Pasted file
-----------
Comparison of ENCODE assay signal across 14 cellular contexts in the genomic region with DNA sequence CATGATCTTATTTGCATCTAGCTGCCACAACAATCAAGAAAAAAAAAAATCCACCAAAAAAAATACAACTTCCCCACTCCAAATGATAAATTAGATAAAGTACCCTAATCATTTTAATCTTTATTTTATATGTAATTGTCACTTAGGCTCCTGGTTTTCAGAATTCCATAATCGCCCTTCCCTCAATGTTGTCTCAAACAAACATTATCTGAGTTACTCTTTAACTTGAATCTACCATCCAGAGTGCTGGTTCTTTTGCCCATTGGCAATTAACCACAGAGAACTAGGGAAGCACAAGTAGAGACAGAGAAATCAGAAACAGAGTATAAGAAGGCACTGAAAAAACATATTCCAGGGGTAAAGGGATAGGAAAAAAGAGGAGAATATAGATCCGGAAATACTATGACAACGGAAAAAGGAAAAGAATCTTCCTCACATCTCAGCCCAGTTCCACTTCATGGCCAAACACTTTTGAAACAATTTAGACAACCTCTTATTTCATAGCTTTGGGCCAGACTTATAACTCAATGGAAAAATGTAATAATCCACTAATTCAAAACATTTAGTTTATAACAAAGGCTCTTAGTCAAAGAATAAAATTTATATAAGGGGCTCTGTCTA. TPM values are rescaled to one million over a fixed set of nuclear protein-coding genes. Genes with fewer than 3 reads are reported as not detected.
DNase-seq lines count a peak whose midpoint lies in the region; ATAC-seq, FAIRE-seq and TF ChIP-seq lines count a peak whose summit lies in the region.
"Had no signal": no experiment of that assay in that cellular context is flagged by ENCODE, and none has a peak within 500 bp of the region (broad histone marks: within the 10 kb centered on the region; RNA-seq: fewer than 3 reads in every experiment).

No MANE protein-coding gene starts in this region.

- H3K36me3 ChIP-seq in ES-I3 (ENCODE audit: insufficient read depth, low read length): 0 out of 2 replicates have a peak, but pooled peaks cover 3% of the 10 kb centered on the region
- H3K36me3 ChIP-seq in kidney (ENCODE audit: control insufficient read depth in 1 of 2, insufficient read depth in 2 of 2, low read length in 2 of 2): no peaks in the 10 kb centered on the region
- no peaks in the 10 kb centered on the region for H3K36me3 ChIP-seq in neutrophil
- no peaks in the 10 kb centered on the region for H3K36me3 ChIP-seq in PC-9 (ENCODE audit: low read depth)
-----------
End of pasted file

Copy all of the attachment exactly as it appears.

Comparison of ENCODE assay signal across 14 cellular contexts in the genomic region with DNA sequence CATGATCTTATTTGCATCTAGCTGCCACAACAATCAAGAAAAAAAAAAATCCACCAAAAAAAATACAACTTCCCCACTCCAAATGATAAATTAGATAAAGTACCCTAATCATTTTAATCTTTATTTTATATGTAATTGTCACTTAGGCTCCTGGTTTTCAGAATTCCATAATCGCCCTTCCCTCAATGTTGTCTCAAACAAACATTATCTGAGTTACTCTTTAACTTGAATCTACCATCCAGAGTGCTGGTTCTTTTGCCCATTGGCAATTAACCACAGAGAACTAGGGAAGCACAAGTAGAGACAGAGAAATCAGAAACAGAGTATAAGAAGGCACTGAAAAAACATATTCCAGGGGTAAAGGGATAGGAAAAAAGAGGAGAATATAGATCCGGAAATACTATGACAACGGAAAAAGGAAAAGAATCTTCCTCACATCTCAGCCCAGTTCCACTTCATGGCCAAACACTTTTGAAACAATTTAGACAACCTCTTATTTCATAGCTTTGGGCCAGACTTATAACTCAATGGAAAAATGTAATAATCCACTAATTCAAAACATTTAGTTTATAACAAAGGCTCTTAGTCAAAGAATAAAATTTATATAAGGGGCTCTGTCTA. TPM values are rescaled to one million over a fixed set of nuclear protein-coding genes. Genes with fewer than 3 reads are reported as not detected.
DNase-seq lines count a peak whose midpoint lies in the region; ATAC-seq, FAIRE-seq and TF ChIP-seq lines count a peak whose summit lies in the region.
"Had no signal": no experiment of that assay in that cellular context is flagged by ENCODE, and none has a peak within 500 bp of the region (broad histone marks: within the 10 kb centered on the region; RNA-seq: fewer than 3 reads in every experiment).

No MANE protein-coding gene starts in this region.

- H3K36me3 ChIP-seq in ES-I3 (ENCODE audit: insufficient read depth, low read length): 0 out of 2 replicates have a peak, but pooled peaks cover 3% of the 10 kb centered on the region
- H3K36me3 ChIP-seq in kidney (ENCODE audit: control insufficient read depth in 1 of 2, insufficient read depth in 2 of 2, low read length in 2 of 2): no peaks in the 10 kb centered on the region
- no peaks in the 10 kb centered on the region for H3K36me3 ChIP-seq in neutrophil
- no peaks in the 10 kb centered on the region for H3K36me3 ChIP-seq in PC-9 (ENCODE audit: low read depth)